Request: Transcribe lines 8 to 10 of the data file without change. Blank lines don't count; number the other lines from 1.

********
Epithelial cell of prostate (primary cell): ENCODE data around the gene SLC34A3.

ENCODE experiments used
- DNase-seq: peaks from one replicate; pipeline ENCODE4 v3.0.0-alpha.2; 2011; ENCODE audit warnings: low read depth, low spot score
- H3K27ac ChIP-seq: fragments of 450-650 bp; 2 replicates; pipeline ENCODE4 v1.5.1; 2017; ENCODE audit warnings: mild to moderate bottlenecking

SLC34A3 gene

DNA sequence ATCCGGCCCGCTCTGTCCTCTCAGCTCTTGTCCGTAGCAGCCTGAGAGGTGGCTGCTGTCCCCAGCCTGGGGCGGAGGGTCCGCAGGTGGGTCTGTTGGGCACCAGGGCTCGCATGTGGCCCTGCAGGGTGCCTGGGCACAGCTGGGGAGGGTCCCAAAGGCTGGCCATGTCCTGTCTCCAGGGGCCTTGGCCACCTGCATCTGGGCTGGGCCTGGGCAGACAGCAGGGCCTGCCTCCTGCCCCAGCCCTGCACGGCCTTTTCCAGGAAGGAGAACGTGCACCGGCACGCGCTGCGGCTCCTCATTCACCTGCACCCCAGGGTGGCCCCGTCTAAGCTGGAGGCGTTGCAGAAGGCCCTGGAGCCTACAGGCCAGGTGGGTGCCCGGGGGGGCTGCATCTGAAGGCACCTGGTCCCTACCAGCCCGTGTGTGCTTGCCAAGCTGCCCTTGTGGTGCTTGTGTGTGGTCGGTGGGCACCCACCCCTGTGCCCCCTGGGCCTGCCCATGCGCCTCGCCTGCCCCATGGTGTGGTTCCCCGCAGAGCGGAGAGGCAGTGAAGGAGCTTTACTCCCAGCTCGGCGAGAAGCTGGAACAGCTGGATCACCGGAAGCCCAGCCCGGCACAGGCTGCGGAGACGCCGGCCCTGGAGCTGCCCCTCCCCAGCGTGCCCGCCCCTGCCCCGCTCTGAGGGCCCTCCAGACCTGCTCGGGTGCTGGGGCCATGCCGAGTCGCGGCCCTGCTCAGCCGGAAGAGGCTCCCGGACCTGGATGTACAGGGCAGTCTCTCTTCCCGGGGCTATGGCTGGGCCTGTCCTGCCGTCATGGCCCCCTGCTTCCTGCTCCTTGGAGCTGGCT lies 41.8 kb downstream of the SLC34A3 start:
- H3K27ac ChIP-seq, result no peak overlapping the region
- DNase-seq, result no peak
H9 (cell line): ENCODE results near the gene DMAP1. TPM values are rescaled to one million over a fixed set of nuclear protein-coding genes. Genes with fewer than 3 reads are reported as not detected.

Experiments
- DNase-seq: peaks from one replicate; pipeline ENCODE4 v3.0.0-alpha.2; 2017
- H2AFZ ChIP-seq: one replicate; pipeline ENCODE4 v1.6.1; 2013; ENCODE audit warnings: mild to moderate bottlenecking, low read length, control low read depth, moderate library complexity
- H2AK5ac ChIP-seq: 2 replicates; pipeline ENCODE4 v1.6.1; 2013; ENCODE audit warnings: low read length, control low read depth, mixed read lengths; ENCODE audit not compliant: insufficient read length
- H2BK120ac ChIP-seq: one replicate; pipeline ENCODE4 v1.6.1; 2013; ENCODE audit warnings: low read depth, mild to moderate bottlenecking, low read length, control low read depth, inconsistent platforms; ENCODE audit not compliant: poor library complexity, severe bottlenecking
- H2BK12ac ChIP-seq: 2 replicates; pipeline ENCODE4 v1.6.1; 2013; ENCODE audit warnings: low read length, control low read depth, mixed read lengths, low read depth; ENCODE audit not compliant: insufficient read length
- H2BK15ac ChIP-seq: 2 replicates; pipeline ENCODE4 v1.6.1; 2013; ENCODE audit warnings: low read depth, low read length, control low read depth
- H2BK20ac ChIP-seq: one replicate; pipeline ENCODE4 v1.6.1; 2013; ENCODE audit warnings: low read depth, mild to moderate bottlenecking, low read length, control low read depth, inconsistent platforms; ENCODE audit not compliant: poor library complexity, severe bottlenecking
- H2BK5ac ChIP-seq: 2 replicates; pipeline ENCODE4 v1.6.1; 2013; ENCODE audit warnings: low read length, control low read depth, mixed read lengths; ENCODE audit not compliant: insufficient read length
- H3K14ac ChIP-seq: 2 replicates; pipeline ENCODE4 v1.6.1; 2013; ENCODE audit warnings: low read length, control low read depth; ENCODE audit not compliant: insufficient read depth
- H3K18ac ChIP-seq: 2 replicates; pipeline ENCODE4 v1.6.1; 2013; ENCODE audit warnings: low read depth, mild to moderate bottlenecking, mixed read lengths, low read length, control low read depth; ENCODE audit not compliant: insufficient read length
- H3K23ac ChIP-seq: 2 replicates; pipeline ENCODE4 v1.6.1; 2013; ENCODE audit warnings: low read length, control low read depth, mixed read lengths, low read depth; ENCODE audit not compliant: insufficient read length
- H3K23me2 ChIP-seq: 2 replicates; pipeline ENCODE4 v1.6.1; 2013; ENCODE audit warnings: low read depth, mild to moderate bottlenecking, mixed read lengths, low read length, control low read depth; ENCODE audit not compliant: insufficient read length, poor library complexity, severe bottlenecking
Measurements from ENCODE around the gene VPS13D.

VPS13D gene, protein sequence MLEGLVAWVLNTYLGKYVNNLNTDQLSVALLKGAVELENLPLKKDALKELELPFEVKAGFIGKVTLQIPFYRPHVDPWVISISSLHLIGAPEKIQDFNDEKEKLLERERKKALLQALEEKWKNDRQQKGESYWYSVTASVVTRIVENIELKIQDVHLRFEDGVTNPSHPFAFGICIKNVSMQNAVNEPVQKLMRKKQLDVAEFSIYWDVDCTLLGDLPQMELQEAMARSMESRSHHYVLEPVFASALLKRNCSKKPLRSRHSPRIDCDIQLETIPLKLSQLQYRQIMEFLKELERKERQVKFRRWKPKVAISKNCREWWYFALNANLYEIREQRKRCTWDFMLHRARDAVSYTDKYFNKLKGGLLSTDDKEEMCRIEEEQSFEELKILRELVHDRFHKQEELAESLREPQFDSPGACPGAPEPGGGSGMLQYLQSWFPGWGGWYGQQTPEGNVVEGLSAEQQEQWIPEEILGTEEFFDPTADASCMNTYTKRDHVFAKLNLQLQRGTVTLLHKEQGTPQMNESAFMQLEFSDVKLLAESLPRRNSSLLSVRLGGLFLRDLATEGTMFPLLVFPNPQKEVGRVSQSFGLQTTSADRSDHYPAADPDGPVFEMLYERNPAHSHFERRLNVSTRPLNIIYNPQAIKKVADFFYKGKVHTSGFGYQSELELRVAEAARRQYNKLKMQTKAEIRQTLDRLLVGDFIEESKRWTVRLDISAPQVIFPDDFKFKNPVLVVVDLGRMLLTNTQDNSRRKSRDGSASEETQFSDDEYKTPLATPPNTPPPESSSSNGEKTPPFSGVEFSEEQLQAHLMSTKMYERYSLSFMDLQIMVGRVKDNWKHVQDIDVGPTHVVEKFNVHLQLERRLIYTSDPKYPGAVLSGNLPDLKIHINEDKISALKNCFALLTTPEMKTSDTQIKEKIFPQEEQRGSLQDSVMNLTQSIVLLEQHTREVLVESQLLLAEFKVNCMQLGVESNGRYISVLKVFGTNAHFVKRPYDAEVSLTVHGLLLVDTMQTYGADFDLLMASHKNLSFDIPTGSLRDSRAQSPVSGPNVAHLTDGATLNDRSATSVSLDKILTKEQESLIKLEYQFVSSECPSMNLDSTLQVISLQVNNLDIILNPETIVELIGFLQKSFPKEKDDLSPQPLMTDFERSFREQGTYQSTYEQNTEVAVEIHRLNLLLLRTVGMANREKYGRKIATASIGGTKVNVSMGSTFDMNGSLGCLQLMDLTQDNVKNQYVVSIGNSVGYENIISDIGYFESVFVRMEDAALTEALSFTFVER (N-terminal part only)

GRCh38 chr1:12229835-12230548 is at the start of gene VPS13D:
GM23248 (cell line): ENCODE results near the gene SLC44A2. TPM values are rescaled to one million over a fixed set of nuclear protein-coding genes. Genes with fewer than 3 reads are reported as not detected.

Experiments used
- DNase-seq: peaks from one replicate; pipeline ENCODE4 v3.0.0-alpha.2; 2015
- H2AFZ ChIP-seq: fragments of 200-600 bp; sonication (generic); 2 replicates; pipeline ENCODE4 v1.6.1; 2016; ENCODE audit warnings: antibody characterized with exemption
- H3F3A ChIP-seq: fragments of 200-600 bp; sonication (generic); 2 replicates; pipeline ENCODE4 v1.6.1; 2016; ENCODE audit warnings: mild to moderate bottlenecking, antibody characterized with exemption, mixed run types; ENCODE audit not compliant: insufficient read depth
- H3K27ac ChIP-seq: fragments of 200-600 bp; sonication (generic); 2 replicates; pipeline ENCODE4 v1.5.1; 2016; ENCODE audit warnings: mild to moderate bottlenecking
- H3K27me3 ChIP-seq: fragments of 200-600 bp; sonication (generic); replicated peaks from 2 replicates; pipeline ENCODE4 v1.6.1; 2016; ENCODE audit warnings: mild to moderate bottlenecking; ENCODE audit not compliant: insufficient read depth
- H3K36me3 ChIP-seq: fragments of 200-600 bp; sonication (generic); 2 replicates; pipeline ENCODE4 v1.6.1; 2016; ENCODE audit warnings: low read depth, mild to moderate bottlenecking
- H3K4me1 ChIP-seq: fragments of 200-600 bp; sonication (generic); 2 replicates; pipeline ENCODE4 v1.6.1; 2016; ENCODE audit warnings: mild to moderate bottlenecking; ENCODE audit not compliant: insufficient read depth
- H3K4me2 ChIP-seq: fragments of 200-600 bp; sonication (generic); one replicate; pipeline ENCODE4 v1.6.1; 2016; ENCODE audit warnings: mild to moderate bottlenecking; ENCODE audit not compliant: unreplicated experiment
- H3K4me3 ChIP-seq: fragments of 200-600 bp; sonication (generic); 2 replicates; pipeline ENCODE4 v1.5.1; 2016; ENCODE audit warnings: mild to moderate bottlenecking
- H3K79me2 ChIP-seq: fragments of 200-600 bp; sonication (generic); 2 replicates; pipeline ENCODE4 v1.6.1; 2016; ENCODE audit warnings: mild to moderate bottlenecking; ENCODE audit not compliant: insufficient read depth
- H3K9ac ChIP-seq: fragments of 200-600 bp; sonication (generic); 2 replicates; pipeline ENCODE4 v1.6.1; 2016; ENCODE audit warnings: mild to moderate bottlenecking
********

- DNase-seq, result no peak
H9 (cell line): ENCODE results near the gene DMAP1. TPM values are rescaled to one million over a fixed set of nuclear protein-coding genes. Genes with fewer than 3 reads are reported as not detected.

Experiments